'Absolutely stunned': Lost love letters, documents reunited with grateful family members

Family heirlooms and pieces of local history dating back to the Second World War were returned to their rightful owners Saturday.

Rayanne Boychuck, Enliven Refinishing owner, found the pieces of local history in a dresser, bought at a thrift store, that she planned to restore.

She shared the story with CTV News Edmonton Friday in the hopes the rightful owner and their family could be reconnected with their treasures, including a Bible, Australian combat records, photographs, and love letters.

“We found the soldier’s family, so we are going to give them back,” Boychuk said.

The heirlooms belonged to Peter Moore, an Australian Army veteran. His son, Graham, was watching the newscast on Friday and realized the significance of the items.

“I was following the story, and suddenly something was stated, and I realized, that’s my dad,” Graham said.

“My dad has been gone for nine years,” he added. “We’ve not figured out how these became separated from the family.”

While the family cleared out Peter’s house in 2005, Graham shared how he did not even know the items existed.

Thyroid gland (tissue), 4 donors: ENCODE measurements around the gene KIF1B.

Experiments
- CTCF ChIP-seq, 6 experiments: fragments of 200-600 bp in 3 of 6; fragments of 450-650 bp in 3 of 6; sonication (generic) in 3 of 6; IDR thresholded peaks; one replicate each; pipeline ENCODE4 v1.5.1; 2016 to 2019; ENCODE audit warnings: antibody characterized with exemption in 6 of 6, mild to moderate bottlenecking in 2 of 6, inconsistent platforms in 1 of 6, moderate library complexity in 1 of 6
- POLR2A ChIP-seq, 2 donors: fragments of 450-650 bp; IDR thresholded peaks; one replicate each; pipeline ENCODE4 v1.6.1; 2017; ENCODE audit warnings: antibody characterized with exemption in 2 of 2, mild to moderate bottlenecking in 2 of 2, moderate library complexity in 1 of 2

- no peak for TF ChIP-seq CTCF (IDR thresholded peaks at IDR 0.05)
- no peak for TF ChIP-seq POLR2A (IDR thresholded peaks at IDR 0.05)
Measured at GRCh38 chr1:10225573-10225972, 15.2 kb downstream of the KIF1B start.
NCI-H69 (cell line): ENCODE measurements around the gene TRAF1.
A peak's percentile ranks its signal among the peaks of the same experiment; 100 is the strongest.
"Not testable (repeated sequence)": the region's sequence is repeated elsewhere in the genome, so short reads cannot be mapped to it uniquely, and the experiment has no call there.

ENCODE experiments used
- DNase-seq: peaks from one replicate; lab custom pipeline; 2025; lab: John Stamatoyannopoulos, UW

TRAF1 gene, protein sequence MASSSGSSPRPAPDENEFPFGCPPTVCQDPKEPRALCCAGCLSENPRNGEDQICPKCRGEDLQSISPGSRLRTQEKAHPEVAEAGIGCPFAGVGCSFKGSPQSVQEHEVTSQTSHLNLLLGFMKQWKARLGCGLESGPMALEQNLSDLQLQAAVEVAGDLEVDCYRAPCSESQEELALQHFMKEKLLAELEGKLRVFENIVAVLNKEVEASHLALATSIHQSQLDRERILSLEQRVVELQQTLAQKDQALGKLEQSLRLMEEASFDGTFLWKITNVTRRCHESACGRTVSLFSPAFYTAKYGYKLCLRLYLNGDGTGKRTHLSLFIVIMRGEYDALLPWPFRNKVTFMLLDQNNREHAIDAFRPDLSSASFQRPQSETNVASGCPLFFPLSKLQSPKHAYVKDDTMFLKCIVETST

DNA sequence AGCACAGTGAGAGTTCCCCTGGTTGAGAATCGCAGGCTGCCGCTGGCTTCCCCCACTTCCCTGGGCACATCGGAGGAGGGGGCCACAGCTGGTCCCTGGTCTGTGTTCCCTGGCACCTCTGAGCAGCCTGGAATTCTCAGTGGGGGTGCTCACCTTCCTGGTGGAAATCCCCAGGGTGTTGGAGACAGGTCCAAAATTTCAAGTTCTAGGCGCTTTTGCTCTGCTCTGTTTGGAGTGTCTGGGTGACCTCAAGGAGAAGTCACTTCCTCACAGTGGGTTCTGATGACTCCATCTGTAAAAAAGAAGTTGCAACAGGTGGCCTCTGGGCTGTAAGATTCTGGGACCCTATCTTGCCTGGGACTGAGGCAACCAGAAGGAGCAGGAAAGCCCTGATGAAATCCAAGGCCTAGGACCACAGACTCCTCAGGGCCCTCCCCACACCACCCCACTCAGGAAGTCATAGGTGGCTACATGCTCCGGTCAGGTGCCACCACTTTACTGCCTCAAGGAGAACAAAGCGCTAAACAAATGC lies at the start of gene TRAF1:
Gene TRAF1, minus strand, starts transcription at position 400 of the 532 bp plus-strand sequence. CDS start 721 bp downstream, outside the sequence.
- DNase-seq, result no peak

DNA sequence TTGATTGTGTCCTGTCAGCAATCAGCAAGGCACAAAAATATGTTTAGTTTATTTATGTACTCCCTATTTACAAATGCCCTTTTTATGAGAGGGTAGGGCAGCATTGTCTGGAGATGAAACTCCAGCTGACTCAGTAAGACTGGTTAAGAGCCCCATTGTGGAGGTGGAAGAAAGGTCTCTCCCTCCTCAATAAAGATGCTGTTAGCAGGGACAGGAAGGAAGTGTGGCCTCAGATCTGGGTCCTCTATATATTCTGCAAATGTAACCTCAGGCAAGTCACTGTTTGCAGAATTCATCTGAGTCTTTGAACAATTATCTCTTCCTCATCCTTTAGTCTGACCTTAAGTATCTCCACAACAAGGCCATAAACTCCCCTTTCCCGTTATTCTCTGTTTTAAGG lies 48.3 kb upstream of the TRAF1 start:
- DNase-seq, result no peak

“That part of his past has always been a mystery,” he said. “I hadn’t seen anything in relation to my father’s army time. I’ve never seen a single document about it, even when I was in Australia.

“I was absolutely stunned because not only were they here, they were things that I’ve never seen before.

“To see those pictures of my grandma and grandpa and stuff I haven’t seen for years is amazing,” grandson Mark Moore told CTV News. “It’s lovely to see the history.”

Peter’s granddaughter Rebecca saw the CTV News clip, when she immediately recognized her grandmother’s handwriting.

“One of my favourite parts of the first news clip (from last night) was seeing my grandmother’s handwriting,” she said. “I knew right away.”

Among the items recovered were sealed love letters written by Peter’s wife, Vera. Graham says they’ll stay that way.

“I’m going to burn them,” he said, as he teared up. “I’ll take them, I’ll burn them and spread the ashes on their grave. They’re buried side-by-side out in Sherwood Park, and that can sort of be something that remains between the two of them."

Boychuck said she is happy the heirlooms were reconnected with the rightful owners ⁠— and that it happened so quickly.

“I’m so happy they’re in the right hands finally,” Boychuck said. “(It) couldn’t be nicer. A happy ending for sure.”